Contractors should take note of the recent judgment in Walter Lilly vs Mackay with regards to loss and expense claims

Kit Harvey, RPC

Samantha Perry, RPC

A judgment by Mr Justice Akenhead handed down last week in Walter Lilly and Company Ltd v (1) Giles Patrick Cyril Mackay (2) DMW Developments Ltd provides useful clarity in relation to a number of issues of interest to the construction industry.

Not only did the court scotch any suggestion that City Inn Ltd vs Shepherd Construction Ltd [2010] might be good law in England and Wales in relation to concurrent delay, but it also outlined a commercial approach to loss and expense and global claims that is based on the ultimate civil burden of proof.

Walter Lilly had been appointed as the main contractor on a substantial residential project under a JCT standard form contract with bespoke amendments. The project suffered considerable delay and Walter Lilly sought an extension of time and the recovery of loss and expense.

Extension of time and concurrency

Mr Justice Akenhead looked in some detail at the approach to be taken by the court when considering questions of extensions of time. He found that the court should use the advantage it has of knowing what actually happened and should decide on the balance of probabilities what delay was actually caused by relevant events, based upon both actual and expert evidence.

In considering how concurrent causes of delay should be dealt with the court endorsed the comments of Mr Justice Dyson in Henry Boot Construction (UK) Ltd v Malmaison Hotel (Manchester) Ltd (1999), holding that where there is an extension of time clause such as the one in question, and delay is caused by two or more effective causes, one of which entitles the contractor to an extension of time as being a relevant event, the contractor is entitled to a full extension of time. In doing so, Mr Justice Akenhead rejected the Scottish school of thought set out in City Inn Ltd v Shepherd Construction Ltd [2010] stating that it is “inapplicable within this jurisdiction”.

Loss and expense

The court also looked at the correct application of a standard form loss and expense clause. The relevant clause in this case required the contractor to submit details which are “reasonably necessary” for the ascertainment of loss and expense - yet it did not set out either the extent of such details nor the form in which such details should be provided. Contractors will be heartened by the court’s pragmatic and commercial approach:

  • An entitlement to loss and expense will not be lost if some of the loss details are not provided. It was recognised as unattractive if, say, £10 out of a £1 million claim is not adequately detailed with the consequence that the whole claim fails.
  • A requirement to provide “reasonably necessary” detail, in line with the JCT standard form wording, does not necessarily give rise to an obligation to submit all of the backup accounting information. An offer to the architect or quantity surveyor to inspect records at the contractor’s office could suffice.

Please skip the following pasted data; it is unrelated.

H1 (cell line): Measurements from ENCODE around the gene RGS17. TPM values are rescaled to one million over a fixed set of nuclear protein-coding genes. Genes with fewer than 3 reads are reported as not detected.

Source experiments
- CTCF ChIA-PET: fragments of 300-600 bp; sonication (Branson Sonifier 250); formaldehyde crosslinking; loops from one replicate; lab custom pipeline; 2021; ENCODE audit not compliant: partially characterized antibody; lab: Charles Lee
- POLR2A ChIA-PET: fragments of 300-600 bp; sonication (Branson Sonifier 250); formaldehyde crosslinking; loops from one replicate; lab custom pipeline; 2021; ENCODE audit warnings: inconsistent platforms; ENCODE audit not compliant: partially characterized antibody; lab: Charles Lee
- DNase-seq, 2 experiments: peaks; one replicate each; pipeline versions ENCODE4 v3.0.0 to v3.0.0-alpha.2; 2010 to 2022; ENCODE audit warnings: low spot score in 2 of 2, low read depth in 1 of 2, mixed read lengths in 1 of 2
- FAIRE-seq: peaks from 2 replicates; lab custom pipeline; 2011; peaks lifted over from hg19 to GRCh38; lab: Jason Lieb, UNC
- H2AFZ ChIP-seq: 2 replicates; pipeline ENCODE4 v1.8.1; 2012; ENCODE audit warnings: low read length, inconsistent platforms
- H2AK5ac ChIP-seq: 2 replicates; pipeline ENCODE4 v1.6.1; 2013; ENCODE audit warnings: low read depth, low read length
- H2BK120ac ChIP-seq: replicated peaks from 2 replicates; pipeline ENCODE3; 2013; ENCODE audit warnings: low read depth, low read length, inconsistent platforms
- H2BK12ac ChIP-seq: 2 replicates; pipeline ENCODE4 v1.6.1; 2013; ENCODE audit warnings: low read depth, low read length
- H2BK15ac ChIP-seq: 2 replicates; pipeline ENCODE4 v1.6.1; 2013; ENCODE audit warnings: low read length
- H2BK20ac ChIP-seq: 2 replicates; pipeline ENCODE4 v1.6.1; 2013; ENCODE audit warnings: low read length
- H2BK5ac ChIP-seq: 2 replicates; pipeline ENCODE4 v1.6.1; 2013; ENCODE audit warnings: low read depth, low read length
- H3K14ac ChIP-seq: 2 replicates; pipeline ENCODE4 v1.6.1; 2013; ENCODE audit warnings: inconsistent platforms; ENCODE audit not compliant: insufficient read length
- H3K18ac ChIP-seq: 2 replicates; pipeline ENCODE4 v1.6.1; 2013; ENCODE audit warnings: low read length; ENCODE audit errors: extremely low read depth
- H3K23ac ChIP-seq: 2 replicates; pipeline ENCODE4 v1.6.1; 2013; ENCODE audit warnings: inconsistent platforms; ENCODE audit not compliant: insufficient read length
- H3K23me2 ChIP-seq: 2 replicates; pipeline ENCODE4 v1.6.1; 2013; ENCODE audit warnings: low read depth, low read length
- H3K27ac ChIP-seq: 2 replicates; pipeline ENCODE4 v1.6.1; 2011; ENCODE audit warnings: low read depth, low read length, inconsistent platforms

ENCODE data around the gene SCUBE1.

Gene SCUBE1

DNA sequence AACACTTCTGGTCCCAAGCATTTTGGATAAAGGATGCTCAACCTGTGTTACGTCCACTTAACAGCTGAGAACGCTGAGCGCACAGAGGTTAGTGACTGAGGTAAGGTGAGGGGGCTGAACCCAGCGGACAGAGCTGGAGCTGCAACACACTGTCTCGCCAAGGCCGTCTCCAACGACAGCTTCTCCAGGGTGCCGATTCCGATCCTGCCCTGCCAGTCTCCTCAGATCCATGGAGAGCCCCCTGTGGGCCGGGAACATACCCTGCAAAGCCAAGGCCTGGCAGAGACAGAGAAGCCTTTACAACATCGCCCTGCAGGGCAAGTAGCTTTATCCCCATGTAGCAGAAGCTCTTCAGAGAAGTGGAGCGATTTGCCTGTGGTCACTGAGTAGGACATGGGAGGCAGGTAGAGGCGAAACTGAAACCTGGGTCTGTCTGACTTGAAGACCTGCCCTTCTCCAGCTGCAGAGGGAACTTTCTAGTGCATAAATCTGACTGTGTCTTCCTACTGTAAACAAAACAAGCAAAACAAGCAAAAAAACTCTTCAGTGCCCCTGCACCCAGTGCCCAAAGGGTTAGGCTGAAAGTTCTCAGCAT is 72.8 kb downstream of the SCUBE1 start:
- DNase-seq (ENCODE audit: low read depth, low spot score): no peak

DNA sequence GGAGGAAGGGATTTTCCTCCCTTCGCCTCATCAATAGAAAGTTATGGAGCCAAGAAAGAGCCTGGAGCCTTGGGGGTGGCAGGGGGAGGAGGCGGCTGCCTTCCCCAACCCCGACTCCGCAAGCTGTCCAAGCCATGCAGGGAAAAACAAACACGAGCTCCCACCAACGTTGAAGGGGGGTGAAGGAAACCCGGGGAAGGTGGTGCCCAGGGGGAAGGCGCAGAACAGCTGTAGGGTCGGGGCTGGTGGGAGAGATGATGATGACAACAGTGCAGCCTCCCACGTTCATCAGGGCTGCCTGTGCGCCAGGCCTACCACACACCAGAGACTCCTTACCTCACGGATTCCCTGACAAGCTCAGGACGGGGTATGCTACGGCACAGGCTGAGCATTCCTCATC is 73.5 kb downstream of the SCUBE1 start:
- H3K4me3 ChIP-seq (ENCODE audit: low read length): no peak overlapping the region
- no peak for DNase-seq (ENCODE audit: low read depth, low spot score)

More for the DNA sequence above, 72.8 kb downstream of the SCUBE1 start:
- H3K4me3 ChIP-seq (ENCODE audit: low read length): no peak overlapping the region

• A loss and expense clause should be construed in a “sensible and commercial way that would resonate with commercial parties in the real world”. The contractor will need to provide such detail so that the architect or quantity surveyor is “satisfied”, but not necessarily “certain”, that some or all of the loss and expense claimed is likely to be or has been incurred.
  • The context in which loss and expense claims are made is typically due to the fault and risk of the employer. As such the court recognised that there was no need to construe the loss and expense provisions in a way which was penal against the contractor.

Global claims

The defendants argued that the loss and expense claims were so-called “global” or “total” cost claims and therefore, in the circumstances of the case, should fail in their entirety. In the light of this, the court conducted a comprehensive review of the existing authorities relating to global claims, concluding that there is nothing “wrong” in principle with a global cost claim.

The court found that, ultimately, claims for loss and expense must be proved as a matter of fact. The contractor will have to establish that, on a balance of probabilities, (1) events have occurred which give rise to an entitlement to loss and expense; (2) those events caused delay and/or disruption; and (3) those events caused the contractor to incur loss and expense. Contractors do not, however, have to show that it would be impossible to plead and prove cause and effect in the usual way, in order to bring a global claim.

Most importantly, a global claim will not necessarily fail by reason of factors for which the claimant contractor is responsible or which cannot be proved not to have contributed to the global loss. The consequence would simply be that the claim would be reduced by the value of the event or series of events in question.


This case was hard-fought litigation. However, as the dust settles, the detail can be put to one side. The judgment is helpful to contractors bringing loss and expense claims based on employer breaches and also in bringing greater clarity to an important area of construction law.

Kit Harvey is a senior associate and Samantha Perry is an associate in the construction team at RPC, who acted for the claimant